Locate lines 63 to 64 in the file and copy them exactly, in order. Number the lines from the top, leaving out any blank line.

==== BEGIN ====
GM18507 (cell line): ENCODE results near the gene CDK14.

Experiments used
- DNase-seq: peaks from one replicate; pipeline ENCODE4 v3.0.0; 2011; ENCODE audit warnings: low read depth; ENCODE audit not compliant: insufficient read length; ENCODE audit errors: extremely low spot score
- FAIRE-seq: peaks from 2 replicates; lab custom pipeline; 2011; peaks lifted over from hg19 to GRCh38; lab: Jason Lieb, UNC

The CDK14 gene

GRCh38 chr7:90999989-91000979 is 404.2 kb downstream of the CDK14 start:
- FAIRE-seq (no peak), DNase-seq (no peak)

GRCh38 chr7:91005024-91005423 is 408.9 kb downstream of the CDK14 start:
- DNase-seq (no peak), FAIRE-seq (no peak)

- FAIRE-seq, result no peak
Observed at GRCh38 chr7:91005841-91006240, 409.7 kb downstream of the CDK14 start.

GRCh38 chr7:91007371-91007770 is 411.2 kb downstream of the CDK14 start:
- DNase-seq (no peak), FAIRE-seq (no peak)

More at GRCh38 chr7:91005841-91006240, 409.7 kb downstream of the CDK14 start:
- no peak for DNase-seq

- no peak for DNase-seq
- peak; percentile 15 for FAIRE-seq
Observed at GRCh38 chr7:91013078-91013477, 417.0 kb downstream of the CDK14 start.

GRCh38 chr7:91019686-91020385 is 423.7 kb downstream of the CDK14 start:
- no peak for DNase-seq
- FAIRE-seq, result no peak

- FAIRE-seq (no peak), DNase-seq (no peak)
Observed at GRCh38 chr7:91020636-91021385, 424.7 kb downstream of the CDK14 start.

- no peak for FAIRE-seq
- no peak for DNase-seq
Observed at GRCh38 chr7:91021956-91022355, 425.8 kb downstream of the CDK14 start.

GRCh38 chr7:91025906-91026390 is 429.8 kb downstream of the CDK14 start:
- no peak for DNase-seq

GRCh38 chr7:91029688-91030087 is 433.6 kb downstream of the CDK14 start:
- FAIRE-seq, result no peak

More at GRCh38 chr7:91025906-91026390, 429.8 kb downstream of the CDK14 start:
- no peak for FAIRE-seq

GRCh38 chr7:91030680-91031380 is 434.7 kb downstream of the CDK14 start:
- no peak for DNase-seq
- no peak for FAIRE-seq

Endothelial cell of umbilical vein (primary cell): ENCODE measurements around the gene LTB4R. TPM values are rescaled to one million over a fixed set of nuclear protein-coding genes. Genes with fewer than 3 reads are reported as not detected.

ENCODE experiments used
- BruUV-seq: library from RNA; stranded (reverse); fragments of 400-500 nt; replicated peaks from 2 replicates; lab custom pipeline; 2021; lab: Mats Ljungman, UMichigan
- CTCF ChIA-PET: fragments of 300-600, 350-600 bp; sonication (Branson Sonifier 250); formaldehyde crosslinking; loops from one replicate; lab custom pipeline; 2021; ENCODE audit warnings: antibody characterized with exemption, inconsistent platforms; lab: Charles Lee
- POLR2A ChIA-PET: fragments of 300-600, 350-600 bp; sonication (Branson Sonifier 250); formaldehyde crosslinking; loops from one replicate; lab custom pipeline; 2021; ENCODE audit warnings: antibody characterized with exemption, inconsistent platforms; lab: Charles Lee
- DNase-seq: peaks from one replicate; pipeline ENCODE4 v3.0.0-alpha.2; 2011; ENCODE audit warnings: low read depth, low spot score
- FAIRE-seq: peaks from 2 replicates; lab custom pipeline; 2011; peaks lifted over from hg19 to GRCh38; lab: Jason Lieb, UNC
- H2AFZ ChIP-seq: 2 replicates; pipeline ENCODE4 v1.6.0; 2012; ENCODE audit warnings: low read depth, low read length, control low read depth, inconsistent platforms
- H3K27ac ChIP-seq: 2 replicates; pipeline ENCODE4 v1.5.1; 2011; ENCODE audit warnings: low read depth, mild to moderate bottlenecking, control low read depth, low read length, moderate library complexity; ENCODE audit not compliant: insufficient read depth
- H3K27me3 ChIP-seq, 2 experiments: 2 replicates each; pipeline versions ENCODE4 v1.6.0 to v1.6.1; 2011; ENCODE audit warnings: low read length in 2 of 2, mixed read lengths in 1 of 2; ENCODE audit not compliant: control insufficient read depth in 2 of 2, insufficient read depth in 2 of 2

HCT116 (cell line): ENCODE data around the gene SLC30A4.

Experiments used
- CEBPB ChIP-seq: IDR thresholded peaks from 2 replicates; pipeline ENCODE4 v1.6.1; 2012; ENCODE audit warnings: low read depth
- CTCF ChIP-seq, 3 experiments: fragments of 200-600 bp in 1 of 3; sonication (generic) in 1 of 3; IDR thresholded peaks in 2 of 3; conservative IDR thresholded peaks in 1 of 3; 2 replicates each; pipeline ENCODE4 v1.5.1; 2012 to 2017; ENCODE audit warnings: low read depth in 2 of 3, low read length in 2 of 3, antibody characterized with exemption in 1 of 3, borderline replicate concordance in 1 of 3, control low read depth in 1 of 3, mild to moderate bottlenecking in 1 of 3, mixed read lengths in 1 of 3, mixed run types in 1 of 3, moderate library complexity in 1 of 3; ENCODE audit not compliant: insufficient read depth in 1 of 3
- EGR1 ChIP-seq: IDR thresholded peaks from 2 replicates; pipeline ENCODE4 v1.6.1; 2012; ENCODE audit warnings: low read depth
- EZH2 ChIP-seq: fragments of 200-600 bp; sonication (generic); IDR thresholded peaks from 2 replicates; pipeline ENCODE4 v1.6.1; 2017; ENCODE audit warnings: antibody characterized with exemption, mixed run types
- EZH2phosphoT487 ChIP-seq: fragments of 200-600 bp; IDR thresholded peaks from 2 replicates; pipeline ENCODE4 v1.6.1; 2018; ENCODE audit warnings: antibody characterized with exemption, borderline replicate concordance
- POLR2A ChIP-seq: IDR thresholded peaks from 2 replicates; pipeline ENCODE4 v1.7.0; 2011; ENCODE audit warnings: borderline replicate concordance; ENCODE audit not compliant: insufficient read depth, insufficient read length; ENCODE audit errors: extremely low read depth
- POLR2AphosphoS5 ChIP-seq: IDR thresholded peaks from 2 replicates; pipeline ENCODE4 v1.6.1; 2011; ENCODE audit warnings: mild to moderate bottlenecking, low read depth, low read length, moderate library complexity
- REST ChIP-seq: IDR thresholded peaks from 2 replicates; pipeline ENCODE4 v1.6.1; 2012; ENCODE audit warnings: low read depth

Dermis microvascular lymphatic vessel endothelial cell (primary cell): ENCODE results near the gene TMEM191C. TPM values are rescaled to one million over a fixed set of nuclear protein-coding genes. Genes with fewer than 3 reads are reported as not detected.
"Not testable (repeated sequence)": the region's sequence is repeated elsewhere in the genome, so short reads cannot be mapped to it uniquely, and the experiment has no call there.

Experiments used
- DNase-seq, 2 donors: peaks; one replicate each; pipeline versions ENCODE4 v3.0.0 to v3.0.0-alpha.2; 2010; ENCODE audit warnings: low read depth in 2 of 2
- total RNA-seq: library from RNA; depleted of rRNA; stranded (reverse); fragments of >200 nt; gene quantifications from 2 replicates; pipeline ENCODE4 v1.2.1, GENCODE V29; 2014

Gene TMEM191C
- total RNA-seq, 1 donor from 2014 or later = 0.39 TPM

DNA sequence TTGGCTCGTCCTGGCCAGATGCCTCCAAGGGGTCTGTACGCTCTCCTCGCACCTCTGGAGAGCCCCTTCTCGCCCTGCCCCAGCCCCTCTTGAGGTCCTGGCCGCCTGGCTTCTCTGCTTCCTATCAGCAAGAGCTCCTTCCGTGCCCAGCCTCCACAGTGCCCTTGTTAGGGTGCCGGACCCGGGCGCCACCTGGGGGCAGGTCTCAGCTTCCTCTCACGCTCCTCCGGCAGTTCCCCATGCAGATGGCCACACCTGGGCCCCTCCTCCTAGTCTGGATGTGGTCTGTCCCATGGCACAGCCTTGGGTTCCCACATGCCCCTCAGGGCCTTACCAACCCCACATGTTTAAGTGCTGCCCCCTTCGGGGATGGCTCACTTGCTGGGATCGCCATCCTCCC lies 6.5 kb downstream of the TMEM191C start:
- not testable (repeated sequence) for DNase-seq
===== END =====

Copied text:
DNA sequence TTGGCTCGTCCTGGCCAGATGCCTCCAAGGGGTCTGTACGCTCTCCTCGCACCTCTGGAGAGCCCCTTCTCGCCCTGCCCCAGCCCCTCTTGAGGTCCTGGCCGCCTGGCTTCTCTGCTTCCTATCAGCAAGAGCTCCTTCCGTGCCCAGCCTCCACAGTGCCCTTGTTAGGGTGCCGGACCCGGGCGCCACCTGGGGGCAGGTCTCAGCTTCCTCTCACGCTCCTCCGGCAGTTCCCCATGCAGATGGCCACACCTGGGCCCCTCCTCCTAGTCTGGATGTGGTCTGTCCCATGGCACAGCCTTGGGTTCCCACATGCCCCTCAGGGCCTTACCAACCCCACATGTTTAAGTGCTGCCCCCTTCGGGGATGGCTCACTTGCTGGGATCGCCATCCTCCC lies 6.5 kb downstream of the TMEM191C start:
- not testable (repeated sequence) for DNase-seq